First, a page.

Cardiomyocyte-like cells have been generated by introduction of lineage-specific transcription factors and miRNAs both in vitro and in vivo (44, 47, 58, 59). Compared with these methods, Fu et al. developed a full chemical approach for the generation of cardiomyocyte-like cells (27). This chemical method of cardiomyocyte generation passes through a progenitor stage, representing the ability of this method for the generation of both progenitors and mature cardiomyocytes. Progenitor cells may be ideal for regenerative purposes because they may be more robust in surviving in the hostile graft environment, and by their limited proliferation could restore tissue function and contribute to revascularization (27).

Interestingly, findings have demonstrated that an extra-embryonic endoderm (XEN)-like state is essential for small-molecule-induced pluripotent reprogramming (29, 30). However, the underlying mechanisms of chemical transdifferentiation remain insufficiently defined. Thus, more investigation is needed to elucidate molecular road-map underlying chemical transdifferentiation. It has been demonstrated that removal of reprogramming barriers facilitates the action of transcription factors during pluripotent reprogramming and significantly increase the efficiency and kinetics of the process (42). Suggestively, the enhancing strategies developed for increasing the efficiency of iPSC reprogramming (42) might be capable of enhancing the efficiency of chemical transdifferentiation approaches.

Another strategy for transdifferentiation is the induction of epigenetic plasticity in donor cells and subsequently providing developmental cues to promote lineage conversion (49). The findings of Pennarossa et al. (23) and Sayed et al. (24) suggest that experimental techniques of manipulation of innate immune signaling pathways or administration of small-molecule modifiers of epigenome could be used to induce epigenetic plasticity in somatic cells and to engineer cell fate (23, 24). This form of chemical transdifferentiation strategy is similar to the CASD lineage conversion, which uses iPSC transcription factors for induction of a plastic state (49). However, in contrast to the direct reprogramming technology and the CASD paradigm, these chemical methods do not use any genetic modification; this potentially allows their clinical application (23, 24). Considering the CASD method, lessons from in vitro differentiation of stem cells, and chemical-only reprogramming, the CASD transdifferentiation could be accomplished by small-molecules alone. Consequently, induction of a state of plasticity in somatic cells using chemicals is a technical advance for the generation of a variety of therapeutic cell types.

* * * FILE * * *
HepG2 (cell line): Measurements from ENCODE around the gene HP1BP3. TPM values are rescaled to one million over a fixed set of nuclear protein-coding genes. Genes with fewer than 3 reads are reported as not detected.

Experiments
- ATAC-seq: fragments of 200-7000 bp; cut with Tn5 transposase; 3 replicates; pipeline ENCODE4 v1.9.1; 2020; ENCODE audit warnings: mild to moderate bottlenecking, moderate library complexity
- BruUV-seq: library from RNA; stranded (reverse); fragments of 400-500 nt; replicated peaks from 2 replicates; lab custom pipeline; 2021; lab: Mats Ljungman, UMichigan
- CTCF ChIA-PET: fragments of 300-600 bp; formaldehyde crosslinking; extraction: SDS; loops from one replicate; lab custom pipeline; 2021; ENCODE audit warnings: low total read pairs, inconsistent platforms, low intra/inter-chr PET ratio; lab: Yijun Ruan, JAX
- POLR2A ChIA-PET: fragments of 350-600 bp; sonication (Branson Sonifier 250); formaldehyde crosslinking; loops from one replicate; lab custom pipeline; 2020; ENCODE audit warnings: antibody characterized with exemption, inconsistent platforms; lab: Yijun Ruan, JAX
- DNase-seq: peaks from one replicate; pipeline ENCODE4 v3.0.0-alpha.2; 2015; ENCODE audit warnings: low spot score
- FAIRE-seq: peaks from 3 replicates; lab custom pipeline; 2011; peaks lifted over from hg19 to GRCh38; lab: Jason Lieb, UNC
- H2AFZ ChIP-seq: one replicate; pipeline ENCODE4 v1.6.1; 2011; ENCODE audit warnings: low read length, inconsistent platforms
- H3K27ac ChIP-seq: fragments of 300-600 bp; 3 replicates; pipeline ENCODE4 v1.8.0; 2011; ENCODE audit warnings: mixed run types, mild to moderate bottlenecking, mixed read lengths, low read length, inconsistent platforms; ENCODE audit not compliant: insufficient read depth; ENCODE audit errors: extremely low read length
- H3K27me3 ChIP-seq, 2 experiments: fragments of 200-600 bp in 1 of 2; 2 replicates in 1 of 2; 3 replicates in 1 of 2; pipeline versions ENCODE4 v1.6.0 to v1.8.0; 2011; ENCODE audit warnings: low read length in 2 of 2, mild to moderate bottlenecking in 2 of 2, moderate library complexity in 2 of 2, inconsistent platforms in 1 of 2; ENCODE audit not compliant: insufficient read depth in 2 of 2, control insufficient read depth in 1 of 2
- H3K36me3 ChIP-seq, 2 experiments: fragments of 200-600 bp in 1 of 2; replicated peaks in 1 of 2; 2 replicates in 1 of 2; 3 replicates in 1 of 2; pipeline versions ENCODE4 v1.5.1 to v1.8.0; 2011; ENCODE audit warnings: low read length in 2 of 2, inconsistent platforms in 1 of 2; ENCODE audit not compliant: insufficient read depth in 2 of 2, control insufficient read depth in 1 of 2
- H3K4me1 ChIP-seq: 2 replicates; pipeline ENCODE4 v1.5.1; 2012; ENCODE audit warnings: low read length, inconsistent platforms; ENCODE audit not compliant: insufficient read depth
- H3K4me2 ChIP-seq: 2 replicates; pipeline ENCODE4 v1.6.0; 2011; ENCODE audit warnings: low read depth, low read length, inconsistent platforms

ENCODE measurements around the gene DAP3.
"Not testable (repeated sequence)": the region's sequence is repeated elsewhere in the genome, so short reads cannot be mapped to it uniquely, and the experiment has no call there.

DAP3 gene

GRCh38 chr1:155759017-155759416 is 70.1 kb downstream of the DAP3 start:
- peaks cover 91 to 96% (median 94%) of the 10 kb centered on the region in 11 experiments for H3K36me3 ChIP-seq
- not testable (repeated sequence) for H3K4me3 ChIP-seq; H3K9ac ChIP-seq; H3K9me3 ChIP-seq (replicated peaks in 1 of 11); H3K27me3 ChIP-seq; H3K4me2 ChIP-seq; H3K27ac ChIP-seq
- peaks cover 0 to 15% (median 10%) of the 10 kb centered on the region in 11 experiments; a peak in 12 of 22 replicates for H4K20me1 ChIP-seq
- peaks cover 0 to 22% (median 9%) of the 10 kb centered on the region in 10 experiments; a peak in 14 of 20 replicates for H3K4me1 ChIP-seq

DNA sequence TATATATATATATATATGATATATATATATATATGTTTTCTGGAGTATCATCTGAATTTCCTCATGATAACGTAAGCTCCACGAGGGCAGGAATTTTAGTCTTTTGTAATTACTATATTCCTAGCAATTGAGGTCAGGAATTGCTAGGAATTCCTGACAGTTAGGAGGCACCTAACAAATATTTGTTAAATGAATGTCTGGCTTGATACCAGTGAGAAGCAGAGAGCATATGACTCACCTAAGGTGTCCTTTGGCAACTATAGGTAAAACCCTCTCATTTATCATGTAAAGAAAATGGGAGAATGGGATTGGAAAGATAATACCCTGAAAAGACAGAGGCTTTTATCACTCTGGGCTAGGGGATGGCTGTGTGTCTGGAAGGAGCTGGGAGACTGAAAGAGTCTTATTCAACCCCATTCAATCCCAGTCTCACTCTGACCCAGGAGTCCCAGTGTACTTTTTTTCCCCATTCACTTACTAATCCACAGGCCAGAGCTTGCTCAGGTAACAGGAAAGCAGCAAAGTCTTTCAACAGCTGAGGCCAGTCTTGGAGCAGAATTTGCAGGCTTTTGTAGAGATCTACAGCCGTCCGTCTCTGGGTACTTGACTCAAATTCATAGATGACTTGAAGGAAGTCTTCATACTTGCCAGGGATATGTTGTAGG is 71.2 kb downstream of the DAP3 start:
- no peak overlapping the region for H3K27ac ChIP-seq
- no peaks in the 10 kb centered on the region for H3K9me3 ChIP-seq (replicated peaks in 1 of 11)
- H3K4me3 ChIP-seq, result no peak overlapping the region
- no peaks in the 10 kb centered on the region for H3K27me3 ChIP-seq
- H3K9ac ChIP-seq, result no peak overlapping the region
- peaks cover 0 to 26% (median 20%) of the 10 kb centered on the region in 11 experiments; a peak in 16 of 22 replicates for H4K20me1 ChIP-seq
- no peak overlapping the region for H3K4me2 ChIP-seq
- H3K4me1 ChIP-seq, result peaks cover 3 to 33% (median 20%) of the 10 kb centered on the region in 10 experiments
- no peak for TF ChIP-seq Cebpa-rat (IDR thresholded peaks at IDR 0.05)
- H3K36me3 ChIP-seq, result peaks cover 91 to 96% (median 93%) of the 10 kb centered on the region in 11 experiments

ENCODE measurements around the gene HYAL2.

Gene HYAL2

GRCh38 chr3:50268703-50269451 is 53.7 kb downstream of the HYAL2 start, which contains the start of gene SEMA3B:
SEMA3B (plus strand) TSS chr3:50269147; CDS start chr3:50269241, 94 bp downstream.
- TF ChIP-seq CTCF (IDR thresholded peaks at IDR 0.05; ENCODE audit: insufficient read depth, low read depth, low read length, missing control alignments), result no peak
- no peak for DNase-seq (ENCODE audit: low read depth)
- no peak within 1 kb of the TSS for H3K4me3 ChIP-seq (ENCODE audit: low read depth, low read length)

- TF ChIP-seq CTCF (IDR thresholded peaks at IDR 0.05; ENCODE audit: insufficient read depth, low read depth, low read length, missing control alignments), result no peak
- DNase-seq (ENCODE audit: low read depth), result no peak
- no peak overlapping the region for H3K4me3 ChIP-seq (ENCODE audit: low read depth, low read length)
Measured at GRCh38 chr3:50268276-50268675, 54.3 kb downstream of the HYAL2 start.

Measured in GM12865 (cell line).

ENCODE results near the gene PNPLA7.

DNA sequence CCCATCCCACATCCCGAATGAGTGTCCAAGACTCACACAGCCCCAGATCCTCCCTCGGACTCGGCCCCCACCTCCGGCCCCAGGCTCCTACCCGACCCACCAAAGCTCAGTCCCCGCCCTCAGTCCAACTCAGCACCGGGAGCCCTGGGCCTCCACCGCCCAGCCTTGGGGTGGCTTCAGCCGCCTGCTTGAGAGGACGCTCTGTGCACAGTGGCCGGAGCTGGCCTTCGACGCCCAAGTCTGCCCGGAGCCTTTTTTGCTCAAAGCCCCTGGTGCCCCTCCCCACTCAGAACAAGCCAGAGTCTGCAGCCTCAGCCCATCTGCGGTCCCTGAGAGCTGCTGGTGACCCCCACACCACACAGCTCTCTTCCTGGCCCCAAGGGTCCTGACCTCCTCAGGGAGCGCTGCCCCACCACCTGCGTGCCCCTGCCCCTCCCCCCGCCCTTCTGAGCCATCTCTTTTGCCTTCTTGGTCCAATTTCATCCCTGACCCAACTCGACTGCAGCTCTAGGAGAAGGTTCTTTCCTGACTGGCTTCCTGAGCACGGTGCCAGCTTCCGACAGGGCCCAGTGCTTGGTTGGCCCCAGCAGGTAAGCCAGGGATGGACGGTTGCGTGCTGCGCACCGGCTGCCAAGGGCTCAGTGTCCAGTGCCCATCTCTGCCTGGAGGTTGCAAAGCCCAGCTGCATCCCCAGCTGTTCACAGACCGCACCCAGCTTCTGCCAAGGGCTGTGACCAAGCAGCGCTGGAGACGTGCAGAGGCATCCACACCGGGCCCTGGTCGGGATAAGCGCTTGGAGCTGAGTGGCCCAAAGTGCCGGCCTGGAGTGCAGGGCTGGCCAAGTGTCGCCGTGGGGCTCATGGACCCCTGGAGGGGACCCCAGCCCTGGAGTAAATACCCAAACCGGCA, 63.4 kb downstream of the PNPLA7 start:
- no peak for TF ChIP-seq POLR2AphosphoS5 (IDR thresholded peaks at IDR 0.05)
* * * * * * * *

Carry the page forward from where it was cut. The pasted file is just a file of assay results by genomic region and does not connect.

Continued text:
Numerous small-molecules with diverse functions have been used in the chemical production of different cell types (Table 2). Generally, small-molecules have different roles in chemical-only reprogramming approaches, including induction of plasticity, inhibition of starting cell program, activation and establishment of target cell fate, and improvement of the reprogramming efficiency. Similarly, growth factors play a critical role in induction and maturation of converted cells by modulation of signaling pathways (Table 1). Moreover, fine-tuning the number and concentration of small-molecules and growth factors is fundamental to an efficient chemical-only reprogramming approach. Suggestively, administration of reprogramming chemicals and growth factors in a stepwise manner with a relative similarity to the fate determination during embryonic development that needs more understanding of the mechanisms of the process would assist improving the efficiency, kinetics, and specificity of the chemical-only reprogramming.

Chemical-only approaches are more desirable for clinical applications because they avoid potential complications related to the use of genetic materials, including tumorigenicity, immune rejection, and homing behavior of the injected cells in cell transplantation therapies (6). Chemical reprogramming could be an alternative strategy to generate and investigate patient-specific cell lines. In addition to disease modeling and drug screening, chemical approaches hold great promises in regenerative medicine by induction of regeneration in vivo against different diseases (e.g. neurological or heart diseases) or injuries (22). Collectively, the findings that are discussed here are proof of principle and open new avenues for a pharmaceutical approach to cellular therapy and in vivo induced regeneration. The future may see the emergence of reprogramming drugs, which are designed for regeneration and therapeutic applications.


The author would like to thank Drs. Mohammad Hossein Soltani and Mahdieh Namayandeh from Yazd Cardiovascular Research Center for their administrative supports. This work was supported by Yazd Cardiovascular Research Center.

Fig. 1. Current progress in chemical-only transdifferentiation. A chemical cocktail induces the starting cells into an intermediate or immature state. Then, the immature cells are converted into different mature and progenitor cells (e.g. neurons, neural progenitor cells, neuroblasts, cardiomyocytes, endothelial cells, and pancreatic β-like cells) by small-molecules and growth factors in a stepwise manner. The intermediate state in the figure is indicative of the induced cells that are immature. Upper part shows stepwise chemical-only transdifferentiation of astrocytes into neuroblasts and neurons. Another paradigm is that the starting cells are directed toward a plastic state by specific chemicals and then they are differentiated into certain lineages by specific soluble signals (i.e. small-molecules and growth factors).
Table. 1.

Different steps of chemical-only transdifferentiation protocols